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march/april 2008

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BY MARC LEEPSON
Thirty years ago, a brash, new veterans’ service organization was founded in Washington, D.C. Vietnam Veterans of America quickly qualified as a 501(c) (19), the special, tax-exempt, non-profit designation given by the IRS to organizations made up of war veterans that have programs that help needy and disabled veterans and their families and do community service work. But soon after that, VVA added a new component, the Vietnam Veterans of America Foundation, which was organized as a 501 (c) (3).

“There was always a question about the fundraising abilities of a c-19,” said Skip Roberts, who served as VVAF’s executive director in the late 1980s. “All the other veterans’ service organizations had foundations; that’s how they raised funds outside of membership dues. I don’t think any VSO can survive just on membership dues.”

At first the Foundation was used, Roberts said, “as a checking account mechanism to fund VVA.” Then, beginning in August of 1987 when Bobby Muller stepped aside as VVA’s first president and headed the VVAF, the Foundation began making charitable contributions. That included providing grants to homeless veterans’ programs and the Vets Vote! program, which worked, Roberts said, “on voter registration and other ways to get veterans involved in the political process.”

The bulk of VVA’s operating budget still was funneled through the Foundation. Most of that income came from the VVA Household Goods Solicitation Program (the thrift stores around the country associated with VVA) and the Combined Federal Campaign, in which federal government employees and members of the military contribute to charities through payroll deductions.

The Assistance Fund Is Born
That situation lasted until 1990 when VVA and the Foundation parted ways. The main bone of contention was control of the Household Goods Program and the Combined Federal Campaign. That year the Household Goods program ended its relationship with the Vietnam Veterans of America Foundation (now known as Veterans For America), and began working directly with Vietnam Veterans of America.

The following year, VVA’s Board of Directors established a new VVAF—the Vietnam Veterans Assistance Fund—as a separate but affiliated 501 (c) (3) charitable organization. The Fund remains a vital part of VVA today. Aside from providing money for VVA’s operations, the VVAF also has an important humanitarian and education mission: to help veterans and their families by awarding grants to organizations in three main areas: outreach projects, benefits assistance, and housing programs for the homeless. Since 2003, VVAF has provided some $2 million in grants to some seventy charitable projects in twenty-seven states across the nation. Back in 1991, the Household Goods Program stayed with VVA, but a two-year legal battle with the old VVAF ensued over which organization would be the beneficiary of the Combined Federal Campaign funds. VVA’s new Fund was able to get off the ground by soliciting “start-up funds from VVA’s State Councils and chapters,” said Joe Sternburg, VVAF’s long-time executive director, “but the loss of CFC contributions was a devastating blow to those who had worked so hard to get the organization off the ground.”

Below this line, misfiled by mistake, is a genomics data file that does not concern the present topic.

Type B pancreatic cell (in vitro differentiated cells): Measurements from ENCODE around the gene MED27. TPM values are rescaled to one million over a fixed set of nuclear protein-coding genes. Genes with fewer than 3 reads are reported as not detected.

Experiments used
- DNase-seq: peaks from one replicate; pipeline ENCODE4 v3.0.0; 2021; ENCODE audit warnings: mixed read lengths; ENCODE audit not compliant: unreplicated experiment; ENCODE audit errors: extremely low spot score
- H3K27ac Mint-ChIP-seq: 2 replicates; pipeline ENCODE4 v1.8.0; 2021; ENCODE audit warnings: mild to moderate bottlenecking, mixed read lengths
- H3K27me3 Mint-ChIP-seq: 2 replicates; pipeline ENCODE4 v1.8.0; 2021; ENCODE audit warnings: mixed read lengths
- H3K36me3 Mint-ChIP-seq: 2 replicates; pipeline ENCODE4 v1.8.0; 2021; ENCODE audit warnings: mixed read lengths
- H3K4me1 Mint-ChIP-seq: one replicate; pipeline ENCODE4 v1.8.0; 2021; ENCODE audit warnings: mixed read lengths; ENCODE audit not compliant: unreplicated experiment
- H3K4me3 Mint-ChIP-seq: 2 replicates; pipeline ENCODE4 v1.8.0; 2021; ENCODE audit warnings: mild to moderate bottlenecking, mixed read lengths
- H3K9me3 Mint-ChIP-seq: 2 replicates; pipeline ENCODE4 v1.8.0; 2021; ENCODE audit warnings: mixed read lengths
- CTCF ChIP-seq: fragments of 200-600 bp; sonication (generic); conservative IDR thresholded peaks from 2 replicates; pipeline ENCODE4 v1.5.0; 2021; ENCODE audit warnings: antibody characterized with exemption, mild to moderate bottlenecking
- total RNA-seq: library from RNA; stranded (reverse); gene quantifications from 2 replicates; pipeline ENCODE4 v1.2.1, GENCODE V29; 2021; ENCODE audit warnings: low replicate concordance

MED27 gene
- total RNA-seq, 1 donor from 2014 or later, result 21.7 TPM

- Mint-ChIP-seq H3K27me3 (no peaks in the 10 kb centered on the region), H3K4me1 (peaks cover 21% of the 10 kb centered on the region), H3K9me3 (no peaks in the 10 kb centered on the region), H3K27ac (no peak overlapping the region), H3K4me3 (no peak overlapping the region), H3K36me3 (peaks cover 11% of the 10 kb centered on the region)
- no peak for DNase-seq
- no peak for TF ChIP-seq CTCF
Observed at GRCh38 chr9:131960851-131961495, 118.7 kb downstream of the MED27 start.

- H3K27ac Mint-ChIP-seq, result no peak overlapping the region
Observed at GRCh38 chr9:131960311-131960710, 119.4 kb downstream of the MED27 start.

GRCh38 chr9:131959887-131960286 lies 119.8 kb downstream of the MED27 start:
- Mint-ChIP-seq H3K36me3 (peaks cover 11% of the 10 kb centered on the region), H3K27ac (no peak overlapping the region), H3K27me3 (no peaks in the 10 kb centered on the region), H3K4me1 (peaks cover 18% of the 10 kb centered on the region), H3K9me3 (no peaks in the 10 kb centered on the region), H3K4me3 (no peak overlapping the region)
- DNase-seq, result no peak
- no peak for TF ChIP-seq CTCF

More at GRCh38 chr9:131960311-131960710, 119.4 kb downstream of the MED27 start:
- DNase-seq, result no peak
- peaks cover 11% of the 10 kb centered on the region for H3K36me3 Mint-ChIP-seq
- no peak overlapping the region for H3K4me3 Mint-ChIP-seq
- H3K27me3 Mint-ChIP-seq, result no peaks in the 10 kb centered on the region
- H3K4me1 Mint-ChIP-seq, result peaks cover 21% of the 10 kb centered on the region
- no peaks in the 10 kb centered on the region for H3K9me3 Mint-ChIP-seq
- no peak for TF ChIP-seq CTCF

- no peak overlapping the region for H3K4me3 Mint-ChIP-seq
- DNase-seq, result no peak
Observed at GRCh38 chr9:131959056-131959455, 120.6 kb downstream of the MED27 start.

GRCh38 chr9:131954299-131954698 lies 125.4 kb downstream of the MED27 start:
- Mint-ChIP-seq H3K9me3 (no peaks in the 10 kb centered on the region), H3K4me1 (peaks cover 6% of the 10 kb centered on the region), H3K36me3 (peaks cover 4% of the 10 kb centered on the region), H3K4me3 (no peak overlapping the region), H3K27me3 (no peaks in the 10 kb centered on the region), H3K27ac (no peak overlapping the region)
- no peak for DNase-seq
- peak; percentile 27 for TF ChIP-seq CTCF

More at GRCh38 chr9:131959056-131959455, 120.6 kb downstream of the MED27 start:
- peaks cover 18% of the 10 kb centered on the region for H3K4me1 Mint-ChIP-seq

Finally, in 1993, the Vietnam Veterans Assistance Fund received good news. It took an act of Congress, but the Combined Federal Campaign funds were once again directed to the Vietnam Veterans Assistance Fund. It was an important victory and one that allowed VVAF’s charitable work to expand significantly.

VVAF, which has its offices today at VVA’s national headquarters in Silver Spring, Maryland, then began in earnest to do its charitable work, as well as provide significant financial assistance to VVA and to the VVA State Councils.

Helping homeless veterans quickly became one of the Vietnam Veterans Assistance Fund’s top charitable priorities. In 1992, VVAF began funding non-profit organizations that help homeless veterans and their families all around the country. The first effort along those lines was supporting an ambitious homeless veterans housing program in West Haven, Connecticut, in cooperation with the VA’s Connecticut Healthcare System and the Connecticut Department of Social Services. That relationship continues to this day.